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Recent media analysis of school's management was incomplete.
This opinion piece is full of a lot of statistical slights of hand. One statistic that our unreasonably well compensated university president ($651K base salary) is particularly proud of is his claim that the U kept tuition increses at a 12 year low of 3.5% last year. Well, here's a news flash, President Kaler: With the exception of 2008, inflation in this country has been well below 3.5% since 1991. So what's your point again?
"and has reduced the per capita cost of educating students by 13 percent." ----please explain this bit if statistical gymnastics. Kaler implies the cost of educating students has gone down. Ask any u of m student if they have seen the benefits of kalers assertion.
I don't underestimate the size of Dr. Kaler's task ahead. But...no need for accountability to state's taxpayers or citizens?
"[D]espite stunning state disinvestment..." Kind of all you need to know about the way Kaler thinks. Notice there's no mention of cuts to his own staff. Are people aware, for example, that Kaler employs a full-time speechwriter? Bet that's the very person wrote this op-ed.
So, "despite stunning state disinvestment," Kaler-world seems to be doing just fine.
Every part of our society has adopted the corporate management structure and accepted financialization. The results are clear, everywhere you look. Everything costs more, and results are worse. There are fewer jobs for people who do things, and more and more jobs for people who do not do things. A larger hunk of every dollar is siphoned off for "friction;" either interest, or fees, or costs related to paperwork, or other waste.
The "U" is no different. Yes, it's true that state funding has declined a lot, and the costs to students have skyrocketed as the goals of the university have shifted more to finance and away from the original purpose of educating the people of the state.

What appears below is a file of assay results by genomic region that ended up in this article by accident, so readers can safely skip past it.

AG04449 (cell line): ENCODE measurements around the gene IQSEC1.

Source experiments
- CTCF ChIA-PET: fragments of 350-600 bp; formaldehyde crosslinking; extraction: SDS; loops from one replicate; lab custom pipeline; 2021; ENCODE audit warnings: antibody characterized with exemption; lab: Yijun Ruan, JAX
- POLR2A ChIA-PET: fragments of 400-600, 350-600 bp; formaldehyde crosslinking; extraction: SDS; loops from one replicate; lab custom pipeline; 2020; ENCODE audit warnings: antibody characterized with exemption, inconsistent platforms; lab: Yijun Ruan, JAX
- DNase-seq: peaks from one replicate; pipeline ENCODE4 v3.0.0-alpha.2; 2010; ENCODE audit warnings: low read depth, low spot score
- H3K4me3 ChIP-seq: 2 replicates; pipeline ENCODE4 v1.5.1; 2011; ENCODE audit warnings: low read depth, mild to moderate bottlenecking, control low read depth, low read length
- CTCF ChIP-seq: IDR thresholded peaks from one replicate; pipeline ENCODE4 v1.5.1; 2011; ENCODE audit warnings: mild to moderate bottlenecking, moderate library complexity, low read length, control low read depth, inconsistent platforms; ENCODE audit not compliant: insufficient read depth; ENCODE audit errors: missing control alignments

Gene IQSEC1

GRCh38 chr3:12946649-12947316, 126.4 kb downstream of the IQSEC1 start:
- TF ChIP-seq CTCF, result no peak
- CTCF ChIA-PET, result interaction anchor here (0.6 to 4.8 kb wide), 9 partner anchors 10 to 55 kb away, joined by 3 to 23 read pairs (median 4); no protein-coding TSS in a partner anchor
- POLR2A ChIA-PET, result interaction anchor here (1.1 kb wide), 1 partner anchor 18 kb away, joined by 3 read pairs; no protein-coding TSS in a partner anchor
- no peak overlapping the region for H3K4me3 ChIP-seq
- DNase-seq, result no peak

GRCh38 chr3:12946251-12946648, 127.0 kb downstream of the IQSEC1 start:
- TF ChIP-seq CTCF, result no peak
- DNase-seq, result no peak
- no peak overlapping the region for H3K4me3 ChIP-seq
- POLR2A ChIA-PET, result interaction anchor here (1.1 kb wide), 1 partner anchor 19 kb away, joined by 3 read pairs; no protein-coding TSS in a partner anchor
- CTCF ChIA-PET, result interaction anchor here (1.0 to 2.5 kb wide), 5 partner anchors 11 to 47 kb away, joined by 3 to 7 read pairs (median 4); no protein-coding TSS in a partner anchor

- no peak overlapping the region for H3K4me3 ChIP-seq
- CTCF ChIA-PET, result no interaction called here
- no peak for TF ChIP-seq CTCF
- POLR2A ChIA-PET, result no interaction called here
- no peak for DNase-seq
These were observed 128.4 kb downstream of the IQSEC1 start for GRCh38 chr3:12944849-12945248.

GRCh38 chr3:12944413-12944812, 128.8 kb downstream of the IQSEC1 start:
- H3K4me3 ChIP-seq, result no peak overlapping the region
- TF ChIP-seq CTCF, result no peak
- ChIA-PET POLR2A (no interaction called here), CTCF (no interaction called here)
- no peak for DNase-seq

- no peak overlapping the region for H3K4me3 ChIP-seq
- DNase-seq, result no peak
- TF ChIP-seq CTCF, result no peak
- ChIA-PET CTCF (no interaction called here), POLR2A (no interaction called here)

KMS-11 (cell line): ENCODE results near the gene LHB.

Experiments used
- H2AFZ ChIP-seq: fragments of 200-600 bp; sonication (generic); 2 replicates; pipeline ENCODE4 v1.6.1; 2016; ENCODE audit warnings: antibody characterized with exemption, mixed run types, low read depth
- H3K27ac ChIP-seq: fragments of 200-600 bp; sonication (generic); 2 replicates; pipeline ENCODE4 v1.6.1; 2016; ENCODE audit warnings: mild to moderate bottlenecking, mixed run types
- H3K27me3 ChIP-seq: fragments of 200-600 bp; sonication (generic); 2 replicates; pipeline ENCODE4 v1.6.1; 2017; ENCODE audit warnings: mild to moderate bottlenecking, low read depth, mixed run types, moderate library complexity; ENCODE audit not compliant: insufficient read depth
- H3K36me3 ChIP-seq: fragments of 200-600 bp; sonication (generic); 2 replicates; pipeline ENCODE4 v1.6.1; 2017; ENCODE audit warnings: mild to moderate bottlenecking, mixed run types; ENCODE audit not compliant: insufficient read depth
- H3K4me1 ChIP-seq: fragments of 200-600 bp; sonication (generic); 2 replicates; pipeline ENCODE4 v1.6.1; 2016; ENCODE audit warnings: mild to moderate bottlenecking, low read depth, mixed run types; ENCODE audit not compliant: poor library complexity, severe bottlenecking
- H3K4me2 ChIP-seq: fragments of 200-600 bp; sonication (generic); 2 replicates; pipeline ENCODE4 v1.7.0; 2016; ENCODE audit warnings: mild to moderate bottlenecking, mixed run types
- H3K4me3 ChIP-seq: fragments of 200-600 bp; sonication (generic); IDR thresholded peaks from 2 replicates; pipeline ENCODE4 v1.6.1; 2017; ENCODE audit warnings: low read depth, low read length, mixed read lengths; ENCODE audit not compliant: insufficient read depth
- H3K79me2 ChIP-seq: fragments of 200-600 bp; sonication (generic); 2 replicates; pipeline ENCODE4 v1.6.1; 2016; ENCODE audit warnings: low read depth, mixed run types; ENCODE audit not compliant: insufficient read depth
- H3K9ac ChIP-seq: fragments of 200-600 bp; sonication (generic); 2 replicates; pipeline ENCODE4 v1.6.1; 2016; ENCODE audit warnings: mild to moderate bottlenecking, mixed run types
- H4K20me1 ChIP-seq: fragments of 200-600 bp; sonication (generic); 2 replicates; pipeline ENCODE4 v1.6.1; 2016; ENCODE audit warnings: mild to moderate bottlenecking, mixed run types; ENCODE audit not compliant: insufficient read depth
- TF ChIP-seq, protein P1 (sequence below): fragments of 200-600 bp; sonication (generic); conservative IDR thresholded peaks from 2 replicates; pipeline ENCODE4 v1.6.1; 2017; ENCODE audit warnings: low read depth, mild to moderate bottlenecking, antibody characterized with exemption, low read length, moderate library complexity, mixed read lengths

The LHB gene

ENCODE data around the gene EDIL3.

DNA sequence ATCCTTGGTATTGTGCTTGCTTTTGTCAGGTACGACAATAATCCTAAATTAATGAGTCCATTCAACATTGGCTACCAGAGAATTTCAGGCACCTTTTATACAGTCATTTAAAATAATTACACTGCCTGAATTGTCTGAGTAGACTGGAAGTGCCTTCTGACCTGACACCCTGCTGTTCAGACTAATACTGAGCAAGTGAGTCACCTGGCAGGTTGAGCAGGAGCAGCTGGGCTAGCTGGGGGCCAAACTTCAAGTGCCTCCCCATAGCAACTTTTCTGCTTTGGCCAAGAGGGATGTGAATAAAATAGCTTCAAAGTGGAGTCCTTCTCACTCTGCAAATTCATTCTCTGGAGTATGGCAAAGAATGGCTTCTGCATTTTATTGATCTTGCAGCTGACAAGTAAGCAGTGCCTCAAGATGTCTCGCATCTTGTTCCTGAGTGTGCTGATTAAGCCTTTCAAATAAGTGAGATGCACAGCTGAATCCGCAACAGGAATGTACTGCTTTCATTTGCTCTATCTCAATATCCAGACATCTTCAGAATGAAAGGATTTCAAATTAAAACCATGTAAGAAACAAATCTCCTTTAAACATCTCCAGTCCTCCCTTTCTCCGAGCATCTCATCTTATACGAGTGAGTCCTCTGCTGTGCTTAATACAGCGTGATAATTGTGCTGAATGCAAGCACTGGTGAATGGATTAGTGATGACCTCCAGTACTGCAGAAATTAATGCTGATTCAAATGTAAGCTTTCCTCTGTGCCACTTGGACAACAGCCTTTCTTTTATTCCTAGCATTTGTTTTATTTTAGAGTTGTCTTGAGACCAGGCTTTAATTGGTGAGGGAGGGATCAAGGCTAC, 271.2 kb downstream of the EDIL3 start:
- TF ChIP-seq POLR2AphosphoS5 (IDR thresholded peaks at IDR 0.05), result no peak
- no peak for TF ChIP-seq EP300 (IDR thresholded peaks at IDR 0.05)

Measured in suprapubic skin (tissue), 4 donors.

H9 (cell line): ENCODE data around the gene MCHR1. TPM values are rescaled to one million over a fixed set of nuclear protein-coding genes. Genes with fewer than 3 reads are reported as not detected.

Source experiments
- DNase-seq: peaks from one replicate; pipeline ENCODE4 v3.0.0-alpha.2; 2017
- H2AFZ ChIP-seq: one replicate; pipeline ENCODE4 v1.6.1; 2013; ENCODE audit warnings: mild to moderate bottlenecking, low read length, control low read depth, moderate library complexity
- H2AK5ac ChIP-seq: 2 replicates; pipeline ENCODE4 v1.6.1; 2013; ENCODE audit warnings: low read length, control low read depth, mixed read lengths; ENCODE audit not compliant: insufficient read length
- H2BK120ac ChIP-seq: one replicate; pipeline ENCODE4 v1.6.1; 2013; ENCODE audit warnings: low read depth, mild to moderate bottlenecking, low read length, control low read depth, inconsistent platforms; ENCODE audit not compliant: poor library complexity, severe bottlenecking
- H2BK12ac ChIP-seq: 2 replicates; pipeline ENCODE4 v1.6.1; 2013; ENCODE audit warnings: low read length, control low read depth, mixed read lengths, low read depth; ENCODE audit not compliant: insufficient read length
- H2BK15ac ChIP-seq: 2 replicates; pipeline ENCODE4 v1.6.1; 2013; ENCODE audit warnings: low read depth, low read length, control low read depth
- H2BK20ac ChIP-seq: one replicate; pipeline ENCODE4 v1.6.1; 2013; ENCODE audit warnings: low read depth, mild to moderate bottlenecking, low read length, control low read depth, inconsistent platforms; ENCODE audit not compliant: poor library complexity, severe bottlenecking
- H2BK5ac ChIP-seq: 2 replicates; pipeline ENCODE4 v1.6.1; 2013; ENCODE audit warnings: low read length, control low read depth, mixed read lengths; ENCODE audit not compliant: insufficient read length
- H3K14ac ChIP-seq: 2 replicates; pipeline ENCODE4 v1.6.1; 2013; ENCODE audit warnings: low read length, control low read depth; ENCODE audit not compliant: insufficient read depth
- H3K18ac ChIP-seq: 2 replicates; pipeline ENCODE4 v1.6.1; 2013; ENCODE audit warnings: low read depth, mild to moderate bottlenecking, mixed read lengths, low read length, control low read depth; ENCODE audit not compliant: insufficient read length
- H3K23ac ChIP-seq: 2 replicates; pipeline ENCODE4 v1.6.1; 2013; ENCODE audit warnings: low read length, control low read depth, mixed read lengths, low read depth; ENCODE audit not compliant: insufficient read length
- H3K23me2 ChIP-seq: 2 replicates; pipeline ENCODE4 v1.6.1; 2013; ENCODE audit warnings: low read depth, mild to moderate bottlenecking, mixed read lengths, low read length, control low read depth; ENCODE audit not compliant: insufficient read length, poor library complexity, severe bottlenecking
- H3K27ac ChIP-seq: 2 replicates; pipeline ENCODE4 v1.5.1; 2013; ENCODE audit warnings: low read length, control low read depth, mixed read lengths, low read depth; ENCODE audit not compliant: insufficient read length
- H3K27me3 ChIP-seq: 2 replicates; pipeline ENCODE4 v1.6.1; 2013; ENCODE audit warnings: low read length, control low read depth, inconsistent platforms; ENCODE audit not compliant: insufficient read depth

You can't really blame Kaler for thinking the way he does. He is a corporate executive. They all think their pay is justified, and the costs they pass on to everyone else are reasonable. Their number one purpose is to perpetuate their own structure and status. And they do it very well.
I both agree and disagree with this. First, I do think that the university needs to find some way to bring down administrative costs. Kaler himself makes a very large salary, so do the football, basketball and hockey coaches, as do most of the VPs in the system. These are no doubt big jobs, but should they really get paid over 1/2 million dollars each at a time when tuition keeps going up for students and much of the teaching staff works part time for low wages and no benefits? That said, Kaler is right that state support has declined drastically. States used to pay over 60% of the operating costs for their universities. They now tend to pay around 30%. That's a very steep reduction, especially at a time when there are more students and higher technology costs than ever before.
There is absolutely no reason why tuition at the U of M needs to be as high as it is. Their spending is out of countrol much like government.
In fiscal year 2012 the total cost of administration included $208,545,279 for administrative oversight compensation, $441,912,901 for administrative staff compensation, $131,590,95 for administrative supplies and services, $35,175,423 for equipment for administration, and an astounding $34,815,696 for consulting and professional services. So the total cost of administration consumed 28% of the $3 billion in total expenditures for the year.
Even with a reduction in state appropriations, the U of M administration increased spending from $2 billion in fiscal year 2002 to $3 billion in fiscal year 2012. The fuel for this billion dollar explosion was skyrocketing tuition that soared from $293 million in fiscal year 2002 to $634 million in fiscal year 2011. For more details see On The Cost of Administration Part III on The Periodic Table blog.
Mr Kaler needs to quit defending the staus quo and make transformational change at the U. Whining about reduced funding will not solve the problem. The amount of progress noted in the article is miniscule compared to the opportunities.
According to the Wall Street Jounral, the U of M has added over 1,000 administrators since 2001, increasing twice as fast as the student body as a percent. There is one employee for every 3 1/2 students. All of this has coincided with the declining value of a degree in the marketplace and skyrocketing tuition costs.
If any other industry treated its customers (the students) so badly it would be considered criminal. What perks has Mr. Kaler given up in his office, with his high six figure salary? Like most college presidents is in denial, and his lack of leadership continues to inflate the college bubble.
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